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Finding Home Book BOGO Pre-Order Bonus

Finding Home: Third Culture Kids in the World is coming out on May 22, 2018!

Read on to find out how to get a FREE COPY!

You can order the book now. Like right now. Today. Pre-order, that is.

Why would you want to do that?

Because if you do, you’ll get the pre-order bonus of Buy One, Get One. BOGO!

Yup. If you buy the book, I will gift another copy of it to the person of your choice. So really, its you gifting them the book.

Pre order the book, email me (rachelpiehjones(@)gmail(dot)com) and let me know you’ve ordered (include a copy of the receipt) and let me know who you would like to send the free book to. Also include their email address (I won’t add it to my lists or do anything weird with it, I promise to only use it to send them their book). I’ll include a message explaining who is sending them the book as well as any other note you might like me to include.

Who would you want to gift it to?

Third Culture Kids in your life

A graduating senior

Parents who are thinking of making the move abroad

Grandparents of TCKs

Educators

People in your company/sending organization/NGO leadership

Friends

Anyone you would like to engage in conversation about TCK topics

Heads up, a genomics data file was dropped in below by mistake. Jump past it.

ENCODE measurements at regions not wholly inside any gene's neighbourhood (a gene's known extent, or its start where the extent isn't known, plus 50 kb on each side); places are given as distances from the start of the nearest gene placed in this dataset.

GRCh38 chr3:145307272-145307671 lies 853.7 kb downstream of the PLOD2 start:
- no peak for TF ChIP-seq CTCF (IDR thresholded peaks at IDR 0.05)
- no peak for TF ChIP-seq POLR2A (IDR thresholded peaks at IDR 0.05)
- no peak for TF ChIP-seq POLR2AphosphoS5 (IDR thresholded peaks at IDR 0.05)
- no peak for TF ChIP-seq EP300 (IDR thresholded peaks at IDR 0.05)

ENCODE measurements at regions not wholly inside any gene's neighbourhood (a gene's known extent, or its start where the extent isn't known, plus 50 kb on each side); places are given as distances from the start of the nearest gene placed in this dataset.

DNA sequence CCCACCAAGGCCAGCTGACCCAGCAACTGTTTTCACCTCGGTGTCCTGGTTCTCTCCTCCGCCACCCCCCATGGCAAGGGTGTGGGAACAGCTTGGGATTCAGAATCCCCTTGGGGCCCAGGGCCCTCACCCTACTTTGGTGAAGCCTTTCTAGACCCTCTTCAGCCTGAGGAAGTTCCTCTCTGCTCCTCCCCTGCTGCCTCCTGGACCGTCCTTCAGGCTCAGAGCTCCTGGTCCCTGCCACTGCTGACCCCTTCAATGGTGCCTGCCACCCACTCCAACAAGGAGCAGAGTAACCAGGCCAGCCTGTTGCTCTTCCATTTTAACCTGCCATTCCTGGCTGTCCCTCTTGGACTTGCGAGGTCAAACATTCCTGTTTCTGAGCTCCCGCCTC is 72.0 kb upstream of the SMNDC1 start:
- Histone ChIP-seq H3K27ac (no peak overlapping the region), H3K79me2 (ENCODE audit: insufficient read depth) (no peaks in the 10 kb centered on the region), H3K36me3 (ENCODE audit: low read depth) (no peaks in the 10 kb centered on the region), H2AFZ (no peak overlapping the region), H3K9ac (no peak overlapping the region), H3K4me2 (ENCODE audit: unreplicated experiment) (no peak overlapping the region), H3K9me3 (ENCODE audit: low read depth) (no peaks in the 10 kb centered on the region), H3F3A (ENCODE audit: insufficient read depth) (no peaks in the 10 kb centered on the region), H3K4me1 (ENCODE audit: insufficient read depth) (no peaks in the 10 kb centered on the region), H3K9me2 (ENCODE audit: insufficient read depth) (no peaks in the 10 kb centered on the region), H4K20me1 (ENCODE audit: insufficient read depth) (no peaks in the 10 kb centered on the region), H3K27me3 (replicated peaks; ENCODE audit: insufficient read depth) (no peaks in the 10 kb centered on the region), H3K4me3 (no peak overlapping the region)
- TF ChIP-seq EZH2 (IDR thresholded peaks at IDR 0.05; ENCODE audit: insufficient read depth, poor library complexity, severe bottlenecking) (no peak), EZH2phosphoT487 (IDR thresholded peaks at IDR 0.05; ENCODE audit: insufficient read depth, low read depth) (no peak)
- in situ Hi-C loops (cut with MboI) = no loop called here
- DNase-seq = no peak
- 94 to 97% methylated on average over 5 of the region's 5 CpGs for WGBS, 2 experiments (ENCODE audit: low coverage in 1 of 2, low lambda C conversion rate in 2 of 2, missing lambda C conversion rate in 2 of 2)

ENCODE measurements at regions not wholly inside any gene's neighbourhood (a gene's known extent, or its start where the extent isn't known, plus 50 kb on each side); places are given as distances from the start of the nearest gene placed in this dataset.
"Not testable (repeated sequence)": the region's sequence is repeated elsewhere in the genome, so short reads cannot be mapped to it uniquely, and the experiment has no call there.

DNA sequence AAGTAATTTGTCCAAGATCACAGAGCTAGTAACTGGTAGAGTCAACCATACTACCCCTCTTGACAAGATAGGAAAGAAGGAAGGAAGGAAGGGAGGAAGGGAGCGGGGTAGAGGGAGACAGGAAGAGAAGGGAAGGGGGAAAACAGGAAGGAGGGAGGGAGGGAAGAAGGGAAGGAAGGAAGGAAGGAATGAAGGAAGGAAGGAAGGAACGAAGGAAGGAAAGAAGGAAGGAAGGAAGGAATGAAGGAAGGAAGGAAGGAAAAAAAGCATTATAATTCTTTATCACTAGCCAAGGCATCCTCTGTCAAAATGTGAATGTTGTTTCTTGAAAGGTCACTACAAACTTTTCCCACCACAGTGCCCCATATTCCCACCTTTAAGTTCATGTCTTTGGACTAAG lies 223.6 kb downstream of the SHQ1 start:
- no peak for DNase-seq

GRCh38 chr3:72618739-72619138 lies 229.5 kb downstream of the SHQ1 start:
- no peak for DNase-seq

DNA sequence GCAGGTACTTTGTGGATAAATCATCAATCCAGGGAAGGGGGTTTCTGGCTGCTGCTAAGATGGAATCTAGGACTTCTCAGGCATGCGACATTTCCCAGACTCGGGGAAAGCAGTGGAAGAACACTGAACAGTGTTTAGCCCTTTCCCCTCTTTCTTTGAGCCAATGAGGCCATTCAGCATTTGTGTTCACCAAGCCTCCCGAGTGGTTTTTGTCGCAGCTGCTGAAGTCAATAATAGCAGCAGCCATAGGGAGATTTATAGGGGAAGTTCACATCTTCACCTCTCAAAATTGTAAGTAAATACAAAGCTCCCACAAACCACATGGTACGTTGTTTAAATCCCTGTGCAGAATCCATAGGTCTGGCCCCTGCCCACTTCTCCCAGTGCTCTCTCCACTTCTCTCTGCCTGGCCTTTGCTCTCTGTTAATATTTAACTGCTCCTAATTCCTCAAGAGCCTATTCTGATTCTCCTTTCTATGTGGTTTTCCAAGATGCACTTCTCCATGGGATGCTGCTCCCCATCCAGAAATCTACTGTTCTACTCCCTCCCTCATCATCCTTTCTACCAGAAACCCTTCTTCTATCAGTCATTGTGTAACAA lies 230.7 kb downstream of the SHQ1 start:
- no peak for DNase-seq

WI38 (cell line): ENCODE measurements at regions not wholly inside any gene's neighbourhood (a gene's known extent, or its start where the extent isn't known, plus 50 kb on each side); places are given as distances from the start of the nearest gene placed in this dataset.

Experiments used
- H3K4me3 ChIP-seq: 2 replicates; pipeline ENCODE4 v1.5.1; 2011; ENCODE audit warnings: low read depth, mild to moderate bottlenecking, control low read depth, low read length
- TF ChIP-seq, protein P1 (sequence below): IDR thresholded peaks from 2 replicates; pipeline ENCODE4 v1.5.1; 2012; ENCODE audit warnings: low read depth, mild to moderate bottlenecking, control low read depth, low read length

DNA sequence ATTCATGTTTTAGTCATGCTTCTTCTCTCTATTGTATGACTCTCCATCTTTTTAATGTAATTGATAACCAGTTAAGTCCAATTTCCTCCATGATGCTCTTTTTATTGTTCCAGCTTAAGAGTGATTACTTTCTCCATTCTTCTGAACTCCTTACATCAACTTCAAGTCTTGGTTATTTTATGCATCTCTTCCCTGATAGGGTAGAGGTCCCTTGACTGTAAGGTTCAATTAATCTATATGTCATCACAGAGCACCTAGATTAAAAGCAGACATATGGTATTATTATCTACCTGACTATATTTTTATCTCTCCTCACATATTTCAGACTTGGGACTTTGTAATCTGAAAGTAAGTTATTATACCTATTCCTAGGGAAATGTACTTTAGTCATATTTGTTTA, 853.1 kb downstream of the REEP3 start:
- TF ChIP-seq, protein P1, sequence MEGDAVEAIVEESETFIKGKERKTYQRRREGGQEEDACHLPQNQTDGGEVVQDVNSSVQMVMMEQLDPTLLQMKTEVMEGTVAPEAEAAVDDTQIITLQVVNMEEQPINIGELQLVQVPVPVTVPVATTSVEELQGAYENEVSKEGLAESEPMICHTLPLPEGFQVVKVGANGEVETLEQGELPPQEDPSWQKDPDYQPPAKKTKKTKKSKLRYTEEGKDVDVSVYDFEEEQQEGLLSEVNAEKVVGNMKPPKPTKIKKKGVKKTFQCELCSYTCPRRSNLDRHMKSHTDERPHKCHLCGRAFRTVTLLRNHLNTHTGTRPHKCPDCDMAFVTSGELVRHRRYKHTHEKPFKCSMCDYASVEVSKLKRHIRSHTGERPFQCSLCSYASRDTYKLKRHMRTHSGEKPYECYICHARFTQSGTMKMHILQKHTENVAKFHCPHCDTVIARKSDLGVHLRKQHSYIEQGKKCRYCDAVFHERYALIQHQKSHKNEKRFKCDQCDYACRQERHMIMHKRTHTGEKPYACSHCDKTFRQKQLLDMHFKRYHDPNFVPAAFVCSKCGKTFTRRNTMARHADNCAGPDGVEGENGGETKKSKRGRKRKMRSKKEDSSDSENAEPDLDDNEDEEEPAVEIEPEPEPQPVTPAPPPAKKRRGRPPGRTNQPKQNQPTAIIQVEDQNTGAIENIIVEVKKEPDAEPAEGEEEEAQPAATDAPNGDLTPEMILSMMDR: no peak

Anyone at all

Know someone who loves or is and engages with a Third Culture Kid but who might not find this book, or might not buy it, or might not pay for it?

Gift it to them.

Pre-order here.

Tell me you did it, send me the info, and the day the book is released, they will get a special surprise in their inbox.

Finding Home, Third Culture Kids in the World. E-book Announcement!

Back in 2012-13 I hosted a guest post series on Djibouti Jones called Painting Pictures, about raising, being, and loving Third Culture Kids.

Now, six years later, it is time to revisit the essays, the authors, and the ideas. I compiled the posts, combined them with interviews and updates from the authors, and included a few suggestions for how to take the essays and make them personal for your own family and experience.

The final product is a book called Finding Home: Third Culture Kids in the World and it will be available on May 22!

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Here’s a preview. Special thanks to Cecily Paterson, for creating the lovely cover. And special thanks to all the essay contributors! You’ll hear more about them in the coming weeks.

Parents Need to Model Gratitude for TCKs

Quick link: Parents, Call Out the Beauty

Writing at A Life Overseas about how to help our kids see beauty, even in hard things.

I don’t think parents should ignore hard and ugly things where we live, but I know that what we emphasize, kids will emphasize. While we need to give our kids language for dealing with poverty and injustice and loneliness, we also need to model choosing gratitude. This might mean literally lifting up our eyes to see beyond garbage dumps to the mountains beyond.

Giving our kids a love for the unique beauty or kindness or hope in their place is a gift we give them.